Which Retirement Path Are You On?

By on March 26, 2007 in Current Events, Retirement with 0 Comments

The traditional view of retirement is working full-time until turning 65. At that age, you would then quit work. You would then travel, sit and read, go to the beach or the mountains, go to the park to play chess or do whatever it is you have been wanting to do but could not do because you were spending too much time on the job.

The traditional retirement path will still be followed by many but the traditional retirement model is breaking down. Federal employees often have more flexibility in their retirement plans and have the ability to retire earlier than many Americans. Many of them are opting not to work until they are 65 and then sit on the porch in a rocking chair because they are healthy, active, and have the financial resources to do something different.

A new study by the Vanguard Center for Retirement Research says that many people retire from their long-time career but immediately start a new part-time job or become employed.

And, for many of these people, the first step is “downshifting.” That is, they take another job that is less stressful or they work fewer hours than they have been working.

The Vanguard study identifies six paths of retirement that are common today. The most common ones are:

1. Early Retirement

29% of people in the Vanguard study leave their full-time jobs when they are in their 50’s and never go back to work. Sometimes people take this route because they are in poor health. But for many, this option is possible because of a good retirement system that makes it financially possible. Obviously, federal employees that are currently retiring in their 50’s are often in the Civil Service Retirement System (CSRS). Also, federal employees that have invested aggressively in the Thrift Savings Plan for a number of years may be financially able to support an early retirement option if their investments took advantage of the stock market boom that saw stock investments going up rapidly for a few years.

2. Work and Play

About 12% of those surveyed by Vanguard left full-time work in their 50’s but quickly took on significant part-time work or became self-employed. Many people who opt for this route enjoy working or want to stay active in a field they find to be challenging. Of course, the extra money may not hurt either if the retirees like to eat in nice restaurants or take trips they have been delayed during the years of full-time work.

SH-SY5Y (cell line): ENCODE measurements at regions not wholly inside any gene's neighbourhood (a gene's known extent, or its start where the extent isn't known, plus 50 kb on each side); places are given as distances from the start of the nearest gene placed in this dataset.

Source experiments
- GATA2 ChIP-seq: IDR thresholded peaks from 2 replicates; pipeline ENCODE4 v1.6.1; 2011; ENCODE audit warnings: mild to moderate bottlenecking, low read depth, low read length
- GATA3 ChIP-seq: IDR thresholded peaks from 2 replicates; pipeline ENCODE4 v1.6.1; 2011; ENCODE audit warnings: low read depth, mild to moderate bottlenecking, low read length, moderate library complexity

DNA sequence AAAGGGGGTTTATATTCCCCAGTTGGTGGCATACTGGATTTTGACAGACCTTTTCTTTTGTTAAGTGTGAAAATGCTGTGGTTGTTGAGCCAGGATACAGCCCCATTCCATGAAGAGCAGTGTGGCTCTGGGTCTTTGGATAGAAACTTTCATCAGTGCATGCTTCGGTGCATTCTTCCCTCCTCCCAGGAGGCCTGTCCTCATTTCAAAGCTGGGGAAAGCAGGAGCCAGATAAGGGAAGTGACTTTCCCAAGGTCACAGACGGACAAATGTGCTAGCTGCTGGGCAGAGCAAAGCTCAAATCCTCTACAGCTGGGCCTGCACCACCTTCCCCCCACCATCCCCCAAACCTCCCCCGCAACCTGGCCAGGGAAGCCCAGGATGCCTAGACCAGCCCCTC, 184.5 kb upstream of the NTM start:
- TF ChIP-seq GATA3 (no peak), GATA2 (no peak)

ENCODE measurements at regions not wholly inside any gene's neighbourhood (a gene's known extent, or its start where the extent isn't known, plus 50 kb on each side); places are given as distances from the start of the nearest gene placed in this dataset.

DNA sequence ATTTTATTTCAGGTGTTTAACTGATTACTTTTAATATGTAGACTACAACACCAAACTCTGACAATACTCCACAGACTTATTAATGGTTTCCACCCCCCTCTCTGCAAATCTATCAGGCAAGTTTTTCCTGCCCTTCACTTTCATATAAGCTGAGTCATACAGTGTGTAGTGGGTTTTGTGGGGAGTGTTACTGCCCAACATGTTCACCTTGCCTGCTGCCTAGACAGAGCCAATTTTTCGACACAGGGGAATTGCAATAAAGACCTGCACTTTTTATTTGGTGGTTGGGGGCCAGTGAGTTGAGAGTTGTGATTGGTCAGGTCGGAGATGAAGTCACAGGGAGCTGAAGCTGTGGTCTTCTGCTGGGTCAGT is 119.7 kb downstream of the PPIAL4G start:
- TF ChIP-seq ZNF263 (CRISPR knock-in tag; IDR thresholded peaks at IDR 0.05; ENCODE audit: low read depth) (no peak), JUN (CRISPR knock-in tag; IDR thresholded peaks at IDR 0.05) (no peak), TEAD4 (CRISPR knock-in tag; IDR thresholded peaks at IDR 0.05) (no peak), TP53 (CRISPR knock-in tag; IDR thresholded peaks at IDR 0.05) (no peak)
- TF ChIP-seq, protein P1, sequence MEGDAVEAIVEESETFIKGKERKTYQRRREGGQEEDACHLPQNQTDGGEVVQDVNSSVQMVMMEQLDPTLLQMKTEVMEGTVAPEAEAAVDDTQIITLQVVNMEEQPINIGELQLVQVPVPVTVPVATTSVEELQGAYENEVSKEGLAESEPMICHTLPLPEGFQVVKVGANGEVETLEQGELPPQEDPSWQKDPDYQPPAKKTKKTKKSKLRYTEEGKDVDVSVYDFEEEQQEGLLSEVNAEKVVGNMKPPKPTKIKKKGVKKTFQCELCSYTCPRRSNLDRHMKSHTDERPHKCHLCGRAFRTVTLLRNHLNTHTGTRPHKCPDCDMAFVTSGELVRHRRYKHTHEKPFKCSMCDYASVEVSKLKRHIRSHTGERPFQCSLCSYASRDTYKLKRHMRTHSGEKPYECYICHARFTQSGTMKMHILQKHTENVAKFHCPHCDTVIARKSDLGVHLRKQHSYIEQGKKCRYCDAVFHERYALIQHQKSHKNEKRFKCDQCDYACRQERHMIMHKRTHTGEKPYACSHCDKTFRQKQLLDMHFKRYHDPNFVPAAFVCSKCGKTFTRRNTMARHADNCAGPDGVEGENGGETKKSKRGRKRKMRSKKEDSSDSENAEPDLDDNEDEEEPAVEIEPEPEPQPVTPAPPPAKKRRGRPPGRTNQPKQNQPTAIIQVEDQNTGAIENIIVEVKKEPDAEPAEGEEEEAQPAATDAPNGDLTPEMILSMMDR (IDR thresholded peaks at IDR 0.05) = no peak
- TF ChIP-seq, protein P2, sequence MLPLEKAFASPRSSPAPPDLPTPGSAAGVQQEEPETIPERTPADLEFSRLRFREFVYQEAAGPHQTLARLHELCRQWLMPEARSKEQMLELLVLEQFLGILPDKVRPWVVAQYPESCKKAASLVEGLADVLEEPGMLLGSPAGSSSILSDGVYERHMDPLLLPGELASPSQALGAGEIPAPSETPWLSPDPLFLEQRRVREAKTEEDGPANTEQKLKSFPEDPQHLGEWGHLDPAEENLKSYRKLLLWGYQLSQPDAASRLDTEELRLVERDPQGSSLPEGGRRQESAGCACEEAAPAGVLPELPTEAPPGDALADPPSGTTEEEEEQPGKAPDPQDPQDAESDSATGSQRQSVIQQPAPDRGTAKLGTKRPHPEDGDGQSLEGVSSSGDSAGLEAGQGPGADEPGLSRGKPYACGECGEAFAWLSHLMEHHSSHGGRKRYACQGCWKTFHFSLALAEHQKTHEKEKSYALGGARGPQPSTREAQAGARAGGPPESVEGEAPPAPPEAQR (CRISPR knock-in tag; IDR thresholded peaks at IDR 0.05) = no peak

3. Delayed Retirement

35% of people surveyed took this path to retirement. They leave the full-time workforce in their 60’s but then work full or part-time into their late 60’s. One big reason for this way of retiring is often due to financial necessity. The retiree may not have enough money to live comfortably and many have had poor saving habits while working full-time.

The Vanguard study also identified three other retirement paths that are not as common.

These are:

Spouse’s Retirement

Retirees on this path to retirement are often married women who did not work full-time in their 40’s and 50’s and never had a traditional exit from full-time work.

Returning to Work

5% of those surveys retire in the 50’s but then go back to work full-time. In some cases, they missed going to work for social or psychological reasons. In other cases, they needed the money they make from having a job.

Never Retiring

Probably all federal agencies have a few people who have been working for more than 40 years and have no plans to retire. Some of these people actually make less than they would make if they retired but prefer the challenge of going to work, feeling useful in their job and like being around people.

Your ability to retire and live comfortably will depend in large part on how well you have planned for your retirement. Comments from readers indicate that many have been living below their financial means and putting as much as possible into the Thrift Savings Plan or other savings plans in order to accumulate enough in assets in order to be able to follow a plan and retire based on personal interests and preferences. Unfortunately, others have opted not to put money into the TSP or other investment plans either because of lack of financial discipline or not making enough to meet typical living expenses with money left over to set aside for retirement.

Federal employees in the CSRS system did not have to have as much financial discipline: Uncle Sam withdrew the money for your future retirement from each paycheck and will give it back during your retirement years. Those under the FERS system have some advantages. But one big disadvantage is that some employees did not take advantage of the TSP system and the government’s matching funds. Anyone who falls into this category is likely to find fewer retirement options available.

Readers who are still early in their federal career may want to pay attention. If you invest as much as you can early in your career, you are likely to find a more pleasant retirement waiting for you in your 50’s and 60’s. Your biggest advantage is time. The money you invest in the TSP not only has more years to experience compound growth, you also have the advantage of receiving extra funds from the federal government.

But, as in retirement, you have a number of options. Just be prepared to live with the consequences of your decisions.


© 2016 Ralph R. Smith. All rights reserved. This article may not be reproduced without express written consent from Ralph R. Smith.

About the Author

Ralph Smith has several decades of experience working with federal human resources issues. He has written extensively on a full range of human resources topics in books and newsletters and is a co-founder of two companies and several newsletters on federal human resources.